Tuck/Kellogg/Stern/Cornell MBA for LO asset management

I'm an international applicant with prior experience in investment management at a local asset manager in Asia. I'm frustrated by dings from the target schools (Wharton, Booth, CBS). What would be the best option among the four(Kellogg/Tuck/Stern/Cornell) for LO recruiting? Do the top-tier ones(Fidelity, T Rowe, Wellington) have on-campus recruiting at any of those? 

As an international student at one of those four schools, would it be unrealistic to land a buy-side analyst position at LO shops? I've heard very limited number of LO firms sponsor H1B visa

Comments (20)

  • Investment Analyst in HF - Other
Mar 19, 2022 - 4:06am

no I don't think it should matter at all. 

Mar 19, 2022 - 4:44am
khu8703, what's your opinion? Comment below:

do you mean the recruiting at all of those schools is gonna be uphill battle, so the difference would be negligible?

  • Investment Analyst in HF - Other
Mar 19, 2022 - 4:05pm

Dude nobody cares. So long as you go to a top 15 school, it's ok, but some firms (recruiters really) pay more attention to the rankings of the school they recruit from. I Am really thinking the likes of MBB here (who also care enough about your GMAT scores) when I say this. Buyside firms like to come to those campuses, where there is both sufficient interest from the student body and enough numbers, for them to dispatch a representative. There is a reason many PE firms recruit at HBS (both interest from the student body and a high number of people who've done PE in the past, so large enough pool for them to pick from), but if you've done PE before, it doesn't matter if you're at HBS or an MBA student at University of Bumble Fuck, you'll get an interview...Another example: many ppl on this forum think Kellogg sucks for IB compared to Booth, but that's not true. Most people at Kellogg are not interested in investment banking to begin with, and so it doesn't make a lot of sense for any investment bank to visit them, but those who are interested in IB, generally just have to show interest and come across a normal person, and they're good.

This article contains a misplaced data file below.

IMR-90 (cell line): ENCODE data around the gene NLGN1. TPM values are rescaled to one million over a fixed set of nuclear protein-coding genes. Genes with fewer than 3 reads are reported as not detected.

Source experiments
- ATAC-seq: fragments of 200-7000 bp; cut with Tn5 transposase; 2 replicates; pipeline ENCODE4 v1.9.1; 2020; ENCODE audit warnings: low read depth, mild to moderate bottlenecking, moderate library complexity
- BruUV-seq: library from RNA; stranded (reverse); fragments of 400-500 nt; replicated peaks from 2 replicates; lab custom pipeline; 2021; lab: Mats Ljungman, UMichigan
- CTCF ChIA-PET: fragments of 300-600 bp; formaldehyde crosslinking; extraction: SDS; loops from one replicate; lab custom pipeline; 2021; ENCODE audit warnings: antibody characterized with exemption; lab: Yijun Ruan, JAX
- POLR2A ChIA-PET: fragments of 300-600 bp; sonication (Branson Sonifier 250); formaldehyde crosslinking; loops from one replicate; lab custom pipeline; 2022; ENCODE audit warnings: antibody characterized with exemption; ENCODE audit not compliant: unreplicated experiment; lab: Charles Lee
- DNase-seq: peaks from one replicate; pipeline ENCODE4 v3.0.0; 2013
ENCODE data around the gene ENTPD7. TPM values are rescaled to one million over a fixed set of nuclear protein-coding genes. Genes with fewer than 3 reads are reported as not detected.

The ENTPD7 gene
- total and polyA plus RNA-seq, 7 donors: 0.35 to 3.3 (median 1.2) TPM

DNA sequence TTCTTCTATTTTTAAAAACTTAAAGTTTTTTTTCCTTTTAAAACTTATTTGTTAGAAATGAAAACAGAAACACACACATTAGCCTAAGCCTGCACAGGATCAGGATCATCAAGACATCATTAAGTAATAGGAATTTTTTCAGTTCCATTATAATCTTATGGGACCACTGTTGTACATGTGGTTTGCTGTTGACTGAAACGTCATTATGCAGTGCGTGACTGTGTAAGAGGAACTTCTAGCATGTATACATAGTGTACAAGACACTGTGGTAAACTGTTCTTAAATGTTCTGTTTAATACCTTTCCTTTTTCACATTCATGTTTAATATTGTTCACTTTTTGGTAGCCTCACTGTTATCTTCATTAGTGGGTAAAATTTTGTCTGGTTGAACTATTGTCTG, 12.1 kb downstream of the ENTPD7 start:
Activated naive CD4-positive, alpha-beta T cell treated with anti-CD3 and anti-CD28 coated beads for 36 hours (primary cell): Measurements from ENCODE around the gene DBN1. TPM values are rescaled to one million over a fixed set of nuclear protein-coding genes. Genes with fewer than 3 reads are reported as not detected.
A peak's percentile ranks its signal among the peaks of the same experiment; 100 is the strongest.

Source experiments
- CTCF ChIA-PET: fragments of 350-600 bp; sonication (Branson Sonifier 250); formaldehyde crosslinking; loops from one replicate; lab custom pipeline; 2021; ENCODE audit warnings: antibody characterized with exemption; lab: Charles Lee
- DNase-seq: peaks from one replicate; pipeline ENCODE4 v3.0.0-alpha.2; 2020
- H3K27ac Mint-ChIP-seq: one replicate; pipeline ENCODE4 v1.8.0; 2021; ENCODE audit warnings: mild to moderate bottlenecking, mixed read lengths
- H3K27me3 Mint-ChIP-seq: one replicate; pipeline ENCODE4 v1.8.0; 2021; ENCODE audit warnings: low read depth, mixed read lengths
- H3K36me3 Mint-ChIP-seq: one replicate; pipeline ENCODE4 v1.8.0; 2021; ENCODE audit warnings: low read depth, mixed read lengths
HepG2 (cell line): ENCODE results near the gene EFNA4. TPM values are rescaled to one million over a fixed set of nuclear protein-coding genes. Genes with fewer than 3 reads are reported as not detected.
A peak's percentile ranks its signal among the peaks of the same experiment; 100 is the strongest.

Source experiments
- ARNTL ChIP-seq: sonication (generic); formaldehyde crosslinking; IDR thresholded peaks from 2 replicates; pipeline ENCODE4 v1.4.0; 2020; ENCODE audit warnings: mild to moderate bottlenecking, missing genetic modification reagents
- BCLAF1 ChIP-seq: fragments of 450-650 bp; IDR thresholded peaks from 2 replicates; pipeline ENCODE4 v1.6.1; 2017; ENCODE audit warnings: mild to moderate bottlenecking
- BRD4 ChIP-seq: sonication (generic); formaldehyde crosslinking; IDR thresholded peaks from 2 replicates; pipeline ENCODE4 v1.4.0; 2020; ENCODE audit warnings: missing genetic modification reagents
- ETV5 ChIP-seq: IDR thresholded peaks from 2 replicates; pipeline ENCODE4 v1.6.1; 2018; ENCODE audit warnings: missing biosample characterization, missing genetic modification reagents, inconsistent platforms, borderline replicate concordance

Mar 19, 2022 - 1:36pm
dickthesellsider, what's your opinion? Comment below:

Nothing is impossible, but 1) being international and 2) gunning for the cushiest spots at Fidelity / TRowe / Wellington / Capital makes it insanely hard. 

I say Stern / Cornell RELATIVELY more relevant than Kellogg / Tuck, the latter are exceptional schools but at more consulting / marketing / management angles. Cornell's Cayuga Fund is very well run and they have a dedicated asset management track. Stern has a student fund too, is in the city and has faculties like Damodaran and have a few adjuncts who are pro investors. If you cannot get into those two, I would consider Tuck over Kellogg because Tuck is known for very high alum response rate, which can help when you are doing info interviews to source job leads, and Tuck + Dartmouth undergraduate give you enough of a base of buy-side investors. 

In a merit-based profession like LO, I'm not sure how on-campus recruiting helps much tbh. I have to believe all 4 schools you mentioned have resume drops with these firms anyways. The rest comes down to your competence against your peers at other MBA programs. 

Good thing is you have relevant pre-MBA experience. 

Most Helpful
Mar 19, 2022 - 3:49pm
Telemachus, what's your opinion? Comment below:

Getting a LO job as an international is very difficult, especially from a non-M7 finance program.  

You really need a few things to land a good buyside job post-MBA: 1) you need to be trained well via the on campus clubs, MBA programs like W and CBS are machines in this regard and do an insane job, 2) you need a good and large cohort of classmates to prep with and alums to help pull companies to campus, and 3) you need a history of firms showing up on campus and hiring. I'd give the edge to bigger programs as you'll find more students who want these roles. LOs are also big on pedigree, so higher ranked programs get the edge. In order of recommendation: